"He'll make you laugh, he'll make you think," sang Professor Fink in an episode of The Simpsons, and he could well have been talking about one of the folks behind Diary of a Bad Lad. The genius of this staggeringly-realistic faux documentary is that its black humour makes you laugh even as another part of you is thinking, "Oh my god - what these people are doing is horrific." It entertains hugely for an hour and a half, but leaves you with many unsettling thoughts on both the horrors of the crimes committed by the "Bad Lad" Tommy and the exploitative nature of the media and the ethics of journalists. These themes have never been more relevant than in these days of 24-hour news coverage when no-one thinks twice about broadcasting images of bleeding victims of terrorist attacks staggering into ambulances.

I'm generally a fan of Hollywood-style movies with happy endings, slick camera-work, fun characters and traditional "good guys", so for a film that deliberately eschews all of these things to appeal to me is no mean feat - that it did is a testament to the quality of the writing, direction and performances. The illusion of the whole thing being a real documentary is damn-near perfect, with every scene written and performed in an utterly naturalistic fashion. This film desperately deserves a release.

Kothai Kanthan, of Red Earth Films also posted an edited version of some of the comments that she posted about the event in general on Shooting People. When I read them I was moved to contact her and ask her permission to quote from them, which she agreed. They are worth quoting in full, so this is what she had to say about her experience of watching ‘Bad Lad' was a bonus for me that Bad Lad was so good. I came to the cinema early, to find out the start was going to be late, so I went out for a walk and missed the first five minutes! But what happened then was that I thought I was watching a trailer or short before the feature, then as the film kept going I was convinced that I had been misled that the film I thought was going to be a fiction feature was in fact a documentary. I was totally taken in that this was a real documentary. I was moved to horror, anger, outrage as I watched it, ready to protest to Shooting People about how they could condone such journalism, right up till the very end... when it becomes obvious that it's a piece of fiction-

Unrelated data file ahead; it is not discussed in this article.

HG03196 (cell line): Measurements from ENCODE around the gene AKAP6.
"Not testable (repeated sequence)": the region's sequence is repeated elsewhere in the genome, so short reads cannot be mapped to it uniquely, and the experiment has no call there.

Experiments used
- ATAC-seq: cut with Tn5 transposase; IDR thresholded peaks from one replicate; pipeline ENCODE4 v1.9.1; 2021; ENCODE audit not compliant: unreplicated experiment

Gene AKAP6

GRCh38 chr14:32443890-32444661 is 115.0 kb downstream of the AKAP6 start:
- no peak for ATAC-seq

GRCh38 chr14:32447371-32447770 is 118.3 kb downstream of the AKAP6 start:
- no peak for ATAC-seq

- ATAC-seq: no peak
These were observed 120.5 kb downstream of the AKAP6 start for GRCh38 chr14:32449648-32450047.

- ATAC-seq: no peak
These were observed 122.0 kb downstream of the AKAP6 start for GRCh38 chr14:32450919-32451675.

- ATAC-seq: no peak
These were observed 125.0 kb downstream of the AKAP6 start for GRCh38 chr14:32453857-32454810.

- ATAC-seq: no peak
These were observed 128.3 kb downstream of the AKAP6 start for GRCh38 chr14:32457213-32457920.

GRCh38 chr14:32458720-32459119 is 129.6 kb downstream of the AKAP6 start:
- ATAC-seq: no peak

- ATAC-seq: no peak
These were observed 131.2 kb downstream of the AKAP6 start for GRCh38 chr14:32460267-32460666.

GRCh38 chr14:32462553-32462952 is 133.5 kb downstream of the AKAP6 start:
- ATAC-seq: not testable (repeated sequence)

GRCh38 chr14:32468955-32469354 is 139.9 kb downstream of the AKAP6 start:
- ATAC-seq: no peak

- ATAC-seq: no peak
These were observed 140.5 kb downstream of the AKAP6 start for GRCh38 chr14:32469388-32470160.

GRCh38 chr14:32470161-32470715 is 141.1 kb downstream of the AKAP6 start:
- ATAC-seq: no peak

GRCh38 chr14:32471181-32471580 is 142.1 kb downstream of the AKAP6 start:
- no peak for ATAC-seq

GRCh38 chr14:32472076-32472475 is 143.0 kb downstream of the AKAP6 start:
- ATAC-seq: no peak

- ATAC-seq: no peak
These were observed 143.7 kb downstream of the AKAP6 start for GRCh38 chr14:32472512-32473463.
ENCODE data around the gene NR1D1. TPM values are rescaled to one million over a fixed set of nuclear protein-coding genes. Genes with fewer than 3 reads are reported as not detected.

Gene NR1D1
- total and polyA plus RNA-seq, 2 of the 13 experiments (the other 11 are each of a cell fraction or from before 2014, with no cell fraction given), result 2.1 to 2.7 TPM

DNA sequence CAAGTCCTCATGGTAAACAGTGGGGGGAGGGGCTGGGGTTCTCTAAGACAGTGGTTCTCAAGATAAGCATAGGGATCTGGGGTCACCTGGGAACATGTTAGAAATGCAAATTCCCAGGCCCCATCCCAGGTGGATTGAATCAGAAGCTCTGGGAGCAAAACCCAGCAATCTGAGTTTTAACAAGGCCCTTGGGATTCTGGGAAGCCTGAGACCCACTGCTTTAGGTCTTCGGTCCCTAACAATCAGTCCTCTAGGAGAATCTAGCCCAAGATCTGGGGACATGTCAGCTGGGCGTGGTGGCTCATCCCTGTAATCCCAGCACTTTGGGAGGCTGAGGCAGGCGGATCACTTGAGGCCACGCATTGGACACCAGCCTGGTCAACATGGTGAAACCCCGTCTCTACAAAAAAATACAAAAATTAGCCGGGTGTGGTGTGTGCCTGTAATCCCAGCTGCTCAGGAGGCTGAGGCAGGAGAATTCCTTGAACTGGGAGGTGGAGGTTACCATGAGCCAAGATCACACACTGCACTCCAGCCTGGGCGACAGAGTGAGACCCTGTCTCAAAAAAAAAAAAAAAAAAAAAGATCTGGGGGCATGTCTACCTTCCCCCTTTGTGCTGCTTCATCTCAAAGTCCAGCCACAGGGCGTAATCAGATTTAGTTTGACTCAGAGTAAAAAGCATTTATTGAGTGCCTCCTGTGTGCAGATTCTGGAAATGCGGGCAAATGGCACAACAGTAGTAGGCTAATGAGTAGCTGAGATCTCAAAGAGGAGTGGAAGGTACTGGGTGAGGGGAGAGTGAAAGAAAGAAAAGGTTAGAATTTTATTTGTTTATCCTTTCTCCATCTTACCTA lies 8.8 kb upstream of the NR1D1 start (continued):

JW well done to the actors and director for such convincing performances, and well done to the writer for such naturalistic scripting.

Having been a broadcast journalist in my early days I have always been appalled about the miserable integrity of documentary makers and news reporters. It was the main reason why I moved out of documentary making. Bad Lad is not about the underworld of drugs, pornography and rape, it is about documentary makers who are opportunistic and morally depraved. You think you are watching a documentary about drugs, pornography and rape, but the presenter's lack of ethics creeps up on you, catches you unawares, without you realising it you begin judging the crew, in particular the presenter, and your disgust for them builds up as they show themselves to be worse and worse human beings. As a woman the rape scene was the awful climax for me, as we saw the crew's incalculably inhumane and opportunistic behaviour towards the victim all the way through the planning of the rape to the morning after.

Bad Lad worked for me, even without its proper sound, it left me lots of room to reflect back over it, and I was very satisfied with it.